Business Stories of the Week: May 18, 2018

by May 18, 2018

Mortgage rates have risen to levels not seen since 2011, ending an era of low-cost borrowing. (Photo Credit: Pixabay user under paulbr75)

 

Trump misses deadline to fix NAFTA

Negotiations to set new trade rules for the North American Free Trade Agreement, or NAFTA, have diminished, reports Quartz. House Speaker Paul Ryan gave a deadline of May 17 for the Trump Administration to notify Congress of any deal. This missed deadline gives Democrats, if they win one or both houses of Congress come this year’s midterm elections, the opportunity to revise NAFTA in the future, which could impact the chances of President Trump’s deal to be approved by Congress. If Congress decides to look at a deal past the deadline, it will take a significant amount of time to review and enact new trade rules.

Special discount for Amazon Prime customers at Whole Foods

Amazon announced this week it will give customers 10 percent off items at Whole Foods, Reuters reports. The move comes as Amazon hopes to gain a competitive lead in the grocery price wars between Walmart and Krogers. “Given how important it is for Amazon to provide value for their customers, and customers value lower prices, I would think they’d be comfortable operating Whole Foods at a lower margin while experimenting with the operating model,” said Tom Furphy, former vice president of consumables and AmazonFresh, and now chief executive of Consumer Equity Partners. Some Prime members still need convincing to buy everyday products at Whole Foods, with its reputation as “Whole Paycheck” coined from expensive items at the store.

Online sales grow for Walmart

Exceeding analysts’ expectations, Walmart, the biggest multinational retailer, has seen a 33 percent increase in online sales during the first three months of 2018, the New York Times reports. The company is under pressure to compete with Amazon and other online retailers. It is offering customers different services, from an easy-to-use website to a fast home delivery. Analysts are saying Walmart needs to find new customers, and the retailer is doing that by catering to younger online shoppers Amazon has branded to for years. “A big question facing Walmart… is how much e-commerce sales are cannibalizing transactions that would have otherwise been made in its stores,” writes Michael Corkery, the author of the article.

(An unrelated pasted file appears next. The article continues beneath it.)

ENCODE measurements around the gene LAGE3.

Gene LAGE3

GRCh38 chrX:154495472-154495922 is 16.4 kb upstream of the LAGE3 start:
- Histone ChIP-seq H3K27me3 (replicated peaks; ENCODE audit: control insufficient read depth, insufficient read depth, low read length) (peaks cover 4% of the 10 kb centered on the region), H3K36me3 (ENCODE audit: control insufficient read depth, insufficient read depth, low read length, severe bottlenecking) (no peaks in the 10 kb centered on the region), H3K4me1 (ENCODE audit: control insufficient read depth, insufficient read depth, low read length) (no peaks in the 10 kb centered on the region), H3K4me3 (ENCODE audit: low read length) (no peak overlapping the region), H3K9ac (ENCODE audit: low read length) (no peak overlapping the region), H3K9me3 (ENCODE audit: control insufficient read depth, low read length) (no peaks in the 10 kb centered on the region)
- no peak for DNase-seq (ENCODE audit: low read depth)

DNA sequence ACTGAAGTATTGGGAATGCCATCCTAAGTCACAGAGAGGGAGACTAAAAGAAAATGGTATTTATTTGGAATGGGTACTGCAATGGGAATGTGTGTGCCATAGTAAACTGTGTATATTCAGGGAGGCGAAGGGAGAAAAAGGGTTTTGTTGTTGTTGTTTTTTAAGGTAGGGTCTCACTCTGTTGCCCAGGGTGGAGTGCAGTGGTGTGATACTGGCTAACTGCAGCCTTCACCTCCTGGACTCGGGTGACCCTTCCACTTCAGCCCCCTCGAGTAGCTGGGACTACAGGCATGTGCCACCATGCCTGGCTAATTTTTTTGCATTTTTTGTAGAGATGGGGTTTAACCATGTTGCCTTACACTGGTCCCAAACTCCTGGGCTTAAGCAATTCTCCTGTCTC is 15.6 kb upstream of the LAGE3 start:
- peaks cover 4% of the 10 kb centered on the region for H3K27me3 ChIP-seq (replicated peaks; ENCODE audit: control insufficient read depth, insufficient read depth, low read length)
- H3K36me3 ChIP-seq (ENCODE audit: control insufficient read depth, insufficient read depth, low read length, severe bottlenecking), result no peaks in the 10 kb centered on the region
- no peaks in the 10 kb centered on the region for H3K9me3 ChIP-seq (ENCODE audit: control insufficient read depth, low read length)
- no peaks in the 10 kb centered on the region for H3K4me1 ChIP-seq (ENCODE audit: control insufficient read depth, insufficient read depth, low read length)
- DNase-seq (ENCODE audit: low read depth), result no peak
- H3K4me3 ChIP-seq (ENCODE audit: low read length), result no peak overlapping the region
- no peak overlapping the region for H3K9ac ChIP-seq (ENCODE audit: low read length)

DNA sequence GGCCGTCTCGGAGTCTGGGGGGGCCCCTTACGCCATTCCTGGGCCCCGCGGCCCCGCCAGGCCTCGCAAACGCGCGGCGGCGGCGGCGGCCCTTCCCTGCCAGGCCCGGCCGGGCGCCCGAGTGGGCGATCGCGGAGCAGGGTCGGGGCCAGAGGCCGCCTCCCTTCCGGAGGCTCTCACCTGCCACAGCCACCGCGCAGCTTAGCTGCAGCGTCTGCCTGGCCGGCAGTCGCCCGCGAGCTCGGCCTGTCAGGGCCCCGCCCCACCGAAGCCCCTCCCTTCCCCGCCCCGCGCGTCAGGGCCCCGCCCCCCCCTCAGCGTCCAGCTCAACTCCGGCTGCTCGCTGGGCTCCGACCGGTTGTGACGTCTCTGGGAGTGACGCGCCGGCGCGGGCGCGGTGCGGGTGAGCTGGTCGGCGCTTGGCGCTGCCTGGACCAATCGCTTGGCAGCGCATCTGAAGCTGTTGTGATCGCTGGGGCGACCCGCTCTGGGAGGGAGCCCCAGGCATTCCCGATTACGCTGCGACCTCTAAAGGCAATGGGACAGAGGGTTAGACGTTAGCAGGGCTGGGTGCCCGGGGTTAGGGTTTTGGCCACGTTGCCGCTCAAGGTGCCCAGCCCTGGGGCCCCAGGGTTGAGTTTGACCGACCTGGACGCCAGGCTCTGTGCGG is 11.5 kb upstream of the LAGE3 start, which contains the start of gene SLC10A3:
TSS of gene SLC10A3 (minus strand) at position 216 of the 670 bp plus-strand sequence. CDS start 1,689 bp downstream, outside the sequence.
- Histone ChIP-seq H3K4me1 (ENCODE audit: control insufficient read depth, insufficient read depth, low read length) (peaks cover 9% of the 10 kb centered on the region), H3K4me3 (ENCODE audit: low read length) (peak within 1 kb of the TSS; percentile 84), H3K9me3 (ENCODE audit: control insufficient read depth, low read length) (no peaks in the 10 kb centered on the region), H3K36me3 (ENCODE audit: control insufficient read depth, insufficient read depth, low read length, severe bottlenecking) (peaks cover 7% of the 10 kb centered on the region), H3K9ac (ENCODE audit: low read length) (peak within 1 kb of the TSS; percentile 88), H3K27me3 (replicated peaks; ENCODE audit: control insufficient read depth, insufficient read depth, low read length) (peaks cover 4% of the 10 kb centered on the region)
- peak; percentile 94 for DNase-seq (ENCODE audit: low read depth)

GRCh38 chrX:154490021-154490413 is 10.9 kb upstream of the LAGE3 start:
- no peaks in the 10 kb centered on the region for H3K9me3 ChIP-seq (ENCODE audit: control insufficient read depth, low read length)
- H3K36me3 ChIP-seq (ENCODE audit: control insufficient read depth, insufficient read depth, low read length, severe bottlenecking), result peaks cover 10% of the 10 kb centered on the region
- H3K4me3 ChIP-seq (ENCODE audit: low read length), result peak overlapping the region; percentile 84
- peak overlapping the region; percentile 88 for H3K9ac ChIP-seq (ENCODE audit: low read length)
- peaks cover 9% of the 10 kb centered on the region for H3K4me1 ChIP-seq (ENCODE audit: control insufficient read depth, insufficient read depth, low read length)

Mortgage rates climb to highest level since 2011

Up to 4.61 percent this week from 4.55 last week, the average rate for a 30-year mortgage rate has continued to grow rapidly, the Wall Street Journal reports. Mortgage rates have spiked after being down so long following the financial crisis, with rates as low as low as 3.31 percent in late 2012. Economists are concerned higher rates will stop homeowners from trading up to get better deals on better properties. Coupled with higher home prices, economists believe first-time and moderate-income borrowers could be affected the most. “The problem in today’s market is there aren’t many affordable homes on the market. Buyers have less wiggle room,” said Nela Richardson, chief economist at Redfin.

British businesses benefit from Royal Wedding

The financial impact of the royal wedding is big for Britain’s tourism industry, reports NPR. VisitBritain said the royal family is crucial to the tourism industry, with about $6 billion spent annually by people who go to the U.K for its culture and heritage. Mike Drummond, who works at a London souvenir shop, said, “For our business, they’re absolutely essential.” Many businesses are expecting to cash in during the royal wedding by selling trinkets and other things like commemorative plates, kitchen towels and key rings, which sell for $16 and $4 each respectively. The most popular memorabilia is said to be a mug with a picture of Prince Harry and Meghan Markle.